Interweb, Inc. was the Southeast’s premier Web presence provider for corporations and non-profit organizations. Interweb helped companies utilize the Internet to build brand equity and raise awareness of existing services. Interweb also worked strategically with its clients to create new applications for Internet technologies. Interweb was purchased by THINK New Ideas in the summer of 1998.
By 1992 I had given up on virtual environments being an attainable goal and began to think about the storage and retrieval of data. I thought that sales people could use a system that let them download updated presentations or demos while they were on the road. I didn’t really have a concept about how to do it other than some kind of password protected ftp or gopher server.
In the winter of 1993 I was flipping through a friend’s text book, and got to the section on the World Wide Web and thought, that’s it. I had already met Paul Goggin earlier that year and I began to invite him over for dinners to geek out talking abut the world wide web and how we could start a business.
By the summer of 1994 I had the financials for a business plan that Cliff Davenport helped me put together. I did a presentation for Bill Scott, President of ITC Holdings in West Point Georgia. Mr. Scott passed on investing in Interweb but they did go on a few months later to lead the first big round for Mindspring and Charles Brewer. Cliff was on the board of ITC and told me later that Bill had thanked him for introducing them to the internet. Our last office was right next to the main Mindspring building and we use to have them over for beer on the roof deck on Fridays.
Will duPont joined Paul and I and together we tried to finish the business plan in-between games of Castle Wolfenstein. I remember leaving Pulp Fiction mid way through because I had to go pick up copies at Kinkos for our first big meeting with some guys at Pricewaterhouse.
We had a good meeting and they suggested we talk to Paul Arne at Morris Manny and Martin. Paul told us to go talk to Dorn and Diane and we ended up leasing office space across the hall from them and Internet Atlanta. By the end of 1994 we had a 10mg ethernet connection into a 45mbs line, two hops from MAE east. Our internet connection and a long relationship with Hewlett Packard would go on to help us serve bellsouth.com and many of the sub-variants for about 3 years, even one year after the creation of bellsouth.net.
I went up to Dorn and Diane’s house for some reason earlier that year. They lived outside of town and had a T1 line pumped into the basement. I was down in the basement with Dorn watching him screw 14.4 US Robotics modems to a piece of plywood. I asked him what it was and he said, “Mindspring.”
Nick Owen got tired of waiting for Will and I to finish the business plan and joined us around the time we got the office space. None of us were really technical except Paul. Paul showed me how to code html and Nick taught himself Cold Fusion. Nick went on to write the best internal time tracking, project management and financial tracking tool I have ever used. I’m sure it had a name but I can’t remember what it was now.
We started 1995 off strong signing our first client in the first quarter. The client was John Bell and the site was for his label Backdoor Records, who’s primary band was Bloodkin. That year we also landed West Wayne, Invesco and BellSouth Small business. I coded all of the first BellSouth small business site. Our office was around the corner from West Wayne, Bellsout’s advertising agency. When it was time to deliver the site, I put all of the files on a 44mg Syquest and walked it over. I felt like I had finally become a full on cyberpunk, holding 20 k (or something like that) worth of data that I had made. It felt really good.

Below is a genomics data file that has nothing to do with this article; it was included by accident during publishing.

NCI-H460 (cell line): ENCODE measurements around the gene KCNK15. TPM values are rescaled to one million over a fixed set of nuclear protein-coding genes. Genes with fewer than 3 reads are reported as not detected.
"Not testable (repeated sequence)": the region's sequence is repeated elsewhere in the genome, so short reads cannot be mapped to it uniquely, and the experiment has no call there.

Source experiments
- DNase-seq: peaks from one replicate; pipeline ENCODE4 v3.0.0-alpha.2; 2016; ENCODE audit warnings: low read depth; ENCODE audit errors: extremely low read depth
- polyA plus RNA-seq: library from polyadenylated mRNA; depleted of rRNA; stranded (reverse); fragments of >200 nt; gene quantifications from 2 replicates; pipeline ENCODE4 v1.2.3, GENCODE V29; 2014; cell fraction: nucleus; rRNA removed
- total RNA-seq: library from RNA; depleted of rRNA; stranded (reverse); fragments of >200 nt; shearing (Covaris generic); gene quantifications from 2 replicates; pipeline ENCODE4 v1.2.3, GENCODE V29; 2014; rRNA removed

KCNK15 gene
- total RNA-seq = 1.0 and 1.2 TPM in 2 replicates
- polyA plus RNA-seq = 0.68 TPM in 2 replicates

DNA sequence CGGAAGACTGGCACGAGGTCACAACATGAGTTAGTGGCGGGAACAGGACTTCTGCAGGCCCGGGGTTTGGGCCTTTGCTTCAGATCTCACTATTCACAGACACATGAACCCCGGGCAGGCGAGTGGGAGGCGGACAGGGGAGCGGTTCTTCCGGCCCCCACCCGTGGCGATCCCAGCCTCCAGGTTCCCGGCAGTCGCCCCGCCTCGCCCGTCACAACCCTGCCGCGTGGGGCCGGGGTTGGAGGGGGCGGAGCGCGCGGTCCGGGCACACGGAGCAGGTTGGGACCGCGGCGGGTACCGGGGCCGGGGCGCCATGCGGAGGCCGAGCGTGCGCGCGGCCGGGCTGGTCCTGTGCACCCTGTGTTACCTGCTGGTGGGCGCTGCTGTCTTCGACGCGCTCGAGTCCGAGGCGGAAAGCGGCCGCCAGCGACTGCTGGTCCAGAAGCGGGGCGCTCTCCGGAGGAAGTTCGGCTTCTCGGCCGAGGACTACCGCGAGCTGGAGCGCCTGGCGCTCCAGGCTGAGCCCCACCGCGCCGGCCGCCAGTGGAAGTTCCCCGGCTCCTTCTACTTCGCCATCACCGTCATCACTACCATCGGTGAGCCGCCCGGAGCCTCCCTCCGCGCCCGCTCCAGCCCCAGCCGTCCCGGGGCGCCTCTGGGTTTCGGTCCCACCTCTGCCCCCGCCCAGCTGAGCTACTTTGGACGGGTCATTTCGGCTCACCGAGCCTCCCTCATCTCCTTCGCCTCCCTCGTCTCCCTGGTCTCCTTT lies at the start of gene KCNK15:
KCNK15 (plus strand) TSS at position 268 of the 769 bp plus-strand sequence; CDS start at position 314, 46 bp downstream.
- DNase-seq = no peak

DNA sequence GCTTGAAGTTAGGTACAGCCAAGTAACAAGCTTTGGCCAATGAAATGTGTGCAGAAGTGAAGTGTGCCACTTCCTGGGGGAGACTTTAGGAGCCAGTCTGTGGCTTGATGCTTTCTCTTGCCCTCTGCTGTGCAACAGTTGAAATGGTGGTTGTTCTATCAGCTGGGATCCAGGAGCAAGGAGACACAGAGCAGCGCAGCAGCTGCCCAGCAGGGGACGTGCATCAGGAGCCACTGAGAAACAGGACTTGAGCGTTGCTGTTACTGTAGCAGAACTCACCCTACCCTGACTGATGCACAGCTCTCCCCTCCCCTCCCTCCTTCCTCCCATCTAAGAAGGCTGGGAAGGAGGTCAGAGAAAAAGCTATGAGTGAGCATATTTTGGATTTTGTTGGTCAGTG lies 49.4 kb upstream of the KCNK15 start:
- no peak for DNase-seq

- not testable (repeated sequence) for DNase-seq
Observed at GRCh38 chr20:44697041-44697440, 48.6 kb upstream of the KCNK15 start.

The high was short lived when we landed Invesco and I knew my “design skills” were not going to cut it. Gib Fenning had done our logo and had much more experience than any of us running an advertising business. He agreed to come on and help out with Invesco and put together the big BellSouth presentation that got us on Stan’s radar (Mr Internet at BellSouth).
We did a series of internal presentations for Stan, who was basically presenting the idea of Bellsouth.net. In the spring of 1996 I had built a VRML interface for the small business site ( for real!) and it got me into a presentation with the CMO, William Pate. CKS was the big firm running the Bellsouth account and three of them were also presenting. I chatted them up, held their boards and exchanged business cards. One of the guys’ title was “online strategist.” I got new business cards the next week and became an online strategist.
After another series of meeting several months later, we won the Bellsouth.com business away from CKS. Five guys, through hard work and staying in the client’s face, won the Bellsouth business. We leased more space in the building and went from 5 to 26 in six months. Two notable hires were Matt Hanes, employ number one and Greg Haygood, employ number two.
We grew the business over the next few years doing work for Turner, UPS, First Data, CARE, Orkin and a number of other big companies. On the side I did the first websites for Widespread Panic and The Black Crowes. At the near height of the internet boom in 1998 we sold to THINK New Ideas, Ron Bloom and Adam Curry’s company. A year later THINK New Ideas was purchased by Answerthink and I left to join CTN Media Group and start Wetair.